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Modern & Contemporary Indian Art Modern & Contemporary Indian Art JOGEN CHOWDHURY (B. 1939)
JOGEN CHOWDHURY (B. 1939)
ASN0020 Auction Type: Online
Dry pastel on paper
Signed & dated 2005 in Bengali at the top left & inscribed Shantiniketan; dated 18.03.2005 on the right side; also signed & dates in English at the bottom with initials in Bengali; titled in English top centre
Dimension: 29.5 x 84.6 in
£42,400 - £53,000
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CIMA Gallery, Kolkata
"Again and again, drawings of violence and the seamy side of human nature emerge. In a series of works from 2005 that reference the Abu Ghraib prison and the horrendous abuse of prisoners by American soldiers in Iraq, Chowdhury depicts prone, defenceless men with bodies filled with cuts and marks of cruelty. Through his unique burlesque figurations, Chowdhury explores the deplorable aspects of human nature that have been central to his work from the beginning" (in an article for Live Mint by Bansie Vasvani on 5th May 2016).
In this 2005 dry pastel on paper work painted in Shantiniketan, titled Abu Ghraib, Chowdhury interrogates the torture and cruelties that were apparently visited upon prisoners in Iraq by American soldiers. In the years 2005 and 2006 tension filled the narrative between the USA and Iraq. In 2006, the Iraqi despot Saddam Hussein was executed. However, in the years leading up to this, torture was visited upon Iraqi soldiers by American troops in Abu Gharib, in an act of so-called retribution for Hussein's own torture of his people; the troops were roundly criticized for this. This is interesting to note given parallels to other tortures that were wreaked on people during the Partition that Chowdhury witnessed. It may not be incautious to purport that the artist was triggered by the violence in Abu Ghraib and poured his pain onto canvas. The artist has demonstrated a sensitivity to these matters time and again, which becomes clear in this work.
The figure is supine on the floor, the arms at extreme and odd angles which only serve to underscore the sense of pain, humiliation and brokenness that fills the painting. This is a fine example of the figurative art that he is a master of. It is also noteworthy that this particular work, while it has the distinctive unbroken lines he is known for, does not overtly feature the characteristic crosshatch detailing that he is so reputed for, making it stand out among his oeuvre.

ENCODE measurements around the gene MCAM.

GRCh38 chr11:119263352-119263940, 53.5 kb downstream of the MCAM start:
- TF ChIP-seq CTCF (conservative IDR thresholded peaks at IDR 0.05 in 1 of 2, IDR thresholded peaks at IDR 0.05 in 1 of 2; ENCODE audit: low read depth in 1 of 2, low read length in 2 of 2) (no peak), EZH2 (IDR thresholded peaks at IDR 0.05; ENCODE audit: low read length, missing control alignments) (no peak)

"My work has always had that social connection. I have also believed that even through a simple image one can convey many things. I find the need to not only try to create and narrate visual stories but also to comment on power structures, politics, sexuality and humanity at large"
- Jogen Chowdhury (from an interview on 8th May 2016 to the Deccan Herald)
Jogen Chowdhury is one of the foremost contemporary artists in India, a peerless draftsman. Hailing from Bengal, he takes inspiration from Bengali folk art, pat paintings, the treasures of the natural world. His works are rooted in tradition, but his deft hand endows them with modernity, often imbuing them with a starkness. His subjects are often filled with a palpable tension, as in this image. This might be due to his intimacy with the horrors of Partition, which had cast his family out, so they had to live in a refugee colony in Kolkata.
While Chowdhury was born in what is now Bangladesh and would see much poverty and pain growing up, he would eventually study at the Beaux Arts in Paris. However, during his early years there were problems of lack and the family did not even have electricity at home. He witnessed the communal riots in West Bengal and he has admitted to still carrying those powerful memories.
"Living in Calcutta those days affected not only our immediate physical condition but also our thought processes and the works we made later. Even today, some of those memories haunt me and get reflected in my work"
- Jogen Chowdhury (in an interview to Deccan Herald, 8th May 2016).